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December 11, 2013

Finding Big Data Treasure in the Cloud

Alex Woodie

Heading into 2014, one of the big data trends that will intensify is the transition toward end-to-end data analytic services hosted in the cloud. One of the promising big data cloud services is Treasure Data, a Silicon Valley company that offers an interesting mix of MapReduce, columnar databases, and intelligent agent technology that’s aimed at helping clients get a quick return on their big data investments.

Treasure Data was launched two years ago by former Red Hat engineer Hiro Yoshikawa and Kaz Ohta, who helped implement one of the largest Hadoop clusters in Japan. Ohta was amazed with Hadoop’s capabilities, but not so thrilled about the level of technical complexity it entailed, says Rich Ghiossi, vice president of marketing for the company.

“He came out of that experience thinking this is really cool technology, but there are things that we can do differently,” Ghiossi says. “He said, ‘Let’s take all the difficulty away. Let’s not have to hire an army of people who know MapReduce or an army of people who know how to deploy a particular distribution on this particular hardware subset. Let’s make that all transparent to the user.'”

CTO Ohta and CEO Yoshikawa have strived to do that with Treasure Data. The offering runs on Amazon’s cloud, and combines a the MapReduce component of Cloudera’s CDH with Plazma, its own multi-tenant columnar database, which it uses instead of HDFS. Treasure Data also developed its own intelligent agent technology, called Treasure Agents, which pre-process and transform data before it’s loaded into the database for analysis.

“Our approach is to streamline that whole data pipeline, from data acquisition to storage to analysis,” Ghiossi says. “We do it in a relatively easy process, and start delivering value within days.” It typically takes at least 14 days for companies to can start getting meaningful data out of their Treasure-hosted Hadoop cluster, the company says.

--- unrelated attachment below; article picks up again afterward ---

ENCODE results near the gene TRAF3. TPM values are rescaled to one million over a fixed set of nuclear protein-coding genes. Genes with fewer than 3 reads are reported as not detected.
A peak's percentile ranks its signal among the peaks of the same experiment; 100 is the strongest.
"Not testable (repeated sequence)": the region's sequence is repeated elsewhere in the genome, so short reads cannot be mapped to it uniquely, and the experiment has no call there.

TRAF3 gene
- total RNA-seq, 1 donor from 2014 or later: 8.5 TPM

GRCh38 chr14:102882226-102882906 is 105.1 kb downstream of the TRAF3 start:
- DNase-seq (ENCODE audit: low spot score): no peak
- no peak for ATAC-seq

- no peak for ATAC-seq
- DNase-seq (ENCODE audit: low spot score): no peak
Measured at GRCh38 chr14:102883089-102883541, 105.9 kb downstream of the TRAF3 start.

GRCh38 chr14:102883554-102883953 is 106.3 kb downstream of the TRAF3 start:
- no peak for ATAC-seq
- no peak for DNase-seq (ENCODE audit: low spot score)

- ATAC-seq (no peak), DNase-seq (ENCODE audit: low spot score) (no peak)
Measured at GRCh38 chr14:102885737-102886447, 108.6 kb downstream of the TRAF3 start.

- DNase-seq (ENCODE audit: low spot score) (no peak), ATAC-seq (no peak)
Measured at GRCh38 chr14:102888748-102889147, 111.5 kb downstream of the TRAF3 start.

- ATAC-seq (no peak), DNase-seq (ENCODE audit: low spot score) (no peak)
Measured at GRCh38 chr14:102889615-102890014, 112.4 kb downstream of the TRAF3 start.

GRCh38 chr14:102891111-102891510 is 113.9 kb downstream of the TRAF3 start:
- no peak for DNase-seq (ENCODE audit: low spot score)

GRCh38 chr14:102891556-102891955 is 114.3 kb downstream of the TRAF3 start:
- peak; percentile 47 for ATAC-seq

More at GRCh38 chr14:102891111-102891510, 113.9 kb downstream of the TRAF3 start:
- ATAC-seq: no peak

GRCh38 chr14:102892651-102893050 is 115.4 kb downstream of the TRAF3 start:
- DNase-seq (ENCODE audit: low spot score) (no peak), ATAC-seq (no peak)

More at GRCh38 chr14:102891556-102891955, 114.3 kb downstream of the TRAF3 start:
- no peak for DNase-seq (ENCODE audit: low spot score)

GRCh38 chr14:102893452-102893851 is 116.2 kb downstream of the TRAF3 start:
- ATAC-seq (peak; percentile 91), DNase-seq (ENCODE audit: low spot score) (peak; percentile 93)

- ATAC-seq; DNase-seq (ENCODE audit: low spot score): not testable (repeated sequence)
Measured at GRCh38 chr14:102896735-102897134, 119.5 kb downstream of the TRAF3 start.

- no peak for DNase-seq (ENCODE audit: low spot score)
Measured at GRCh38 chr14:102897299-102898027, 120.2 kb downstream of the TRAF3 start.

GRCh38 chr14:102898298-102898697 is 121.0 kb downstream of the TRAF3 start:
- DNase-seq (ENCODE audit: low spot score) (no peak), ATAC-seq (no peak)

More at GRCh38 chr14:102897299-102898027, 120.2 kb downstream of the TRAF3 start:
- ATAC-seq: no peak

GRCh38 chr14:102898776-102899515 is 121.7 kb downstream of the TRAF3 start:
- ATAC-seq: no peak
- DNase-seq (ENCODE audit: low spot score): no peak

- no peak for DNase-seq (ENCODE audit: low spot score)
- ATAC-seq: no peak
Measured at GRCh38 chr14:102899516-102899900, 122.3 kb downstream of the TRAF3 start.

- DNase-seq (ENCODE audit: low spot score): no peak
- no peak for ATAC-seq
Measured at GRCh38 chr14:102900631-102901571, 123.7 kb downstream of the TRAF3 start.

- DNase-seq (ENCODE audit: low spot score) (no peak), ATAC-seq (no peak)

As we reported in August, Treasure Data’s approach was validated with $5 million in Series A venture capital funding earlier this year. Since launching the service in 2012, the company has attracted more than 90 customers, and is now storing 2PB of data for its customers. That corresponds to about 2 trillion rows of data, an amount that doubled in the past eight weeks, Ghiossi says.

Today, Treasure Data announced a partnership with big data darling Tableau Software that will see Tableau’s popular data visualization software integrated into Treasure’s service. The company’s had joint customers in the past, but the new partnership will undoubtedly bring Tableau’s brand of hands-on visualization to more Treasure customers.

Customers are free to access their Treasure data in any way they want, but most use either a BI tool like Tableau’s or get to it through SQL, HiveQL, Pig, or MapReduce. As customers’ data builds up in Treasure, it can become more difficult to track it. So last month, the company unveiled a low-end visualization tool called Treasure Viewer that makes it easier for users to get a quick glimpse of their data. It also unveiled the Treasure Query Accelerator, which is a version of Cloudera Impala that was customized to work with its columnar database. The Treasure Query Accelerator can boost query performance by anywhere from 6 to 60x, Ghiossi says.

Treasure Data has customers in a variety of industries, including several Fortune 500 firms. But so far it’s found its best traction in in the online gaming and advertising spaces. One particular online gaming firm continuously feeds its Treasure Data environment with information about its players, including what customers are playing games, how long they’ve been playing, and at what stage of the game they’re in. The Treasure Data service sucks all this data in, and updates models about the players, which the company uses to help it sell ads.

Treasure Data keeps this company’s model updated every two minutes or so, which is as close to “real time” as the customer needs it. “As long as get that data in a couple minutes they can keep those models pretty much real time,” Ghiossi says. “What they’re looking for is to make sure those models are good, and that the models are dynamics, and that’s what we’re feeding.”

This type of use case–keeping large data model continuously fed with the latest sensor or machine data streaming in from the environment—will undoubtedly become more common as organizations move their Hadoop clusters from development into production. Depending on the industry, there will be different ways that an organization can monetize the vast amount of sensor and machine data and clickstream data. Building an IT infrastructure to do this sort of thing is no easy task, which is why Treasure Data senses such a promising market opportunity is about to unfold.

“There are a lot of technologies that can deal with big data. Even traditional database environments can deal with big data,” Ghiossi says. “But the part about big data that deals with sensor or log data or clickstream type data, and getting that into a service or on premise, is not an easy task. Being able to do that and provide value to the customer in a matter of days is a significant asset.”

Related Items:

DataStax Puts Big Database in Google’s Cloud

Data Scientists–Who Needs Them Anyway?

Treasure Data Gains New Steam for Cloud-based Big Data

 

 

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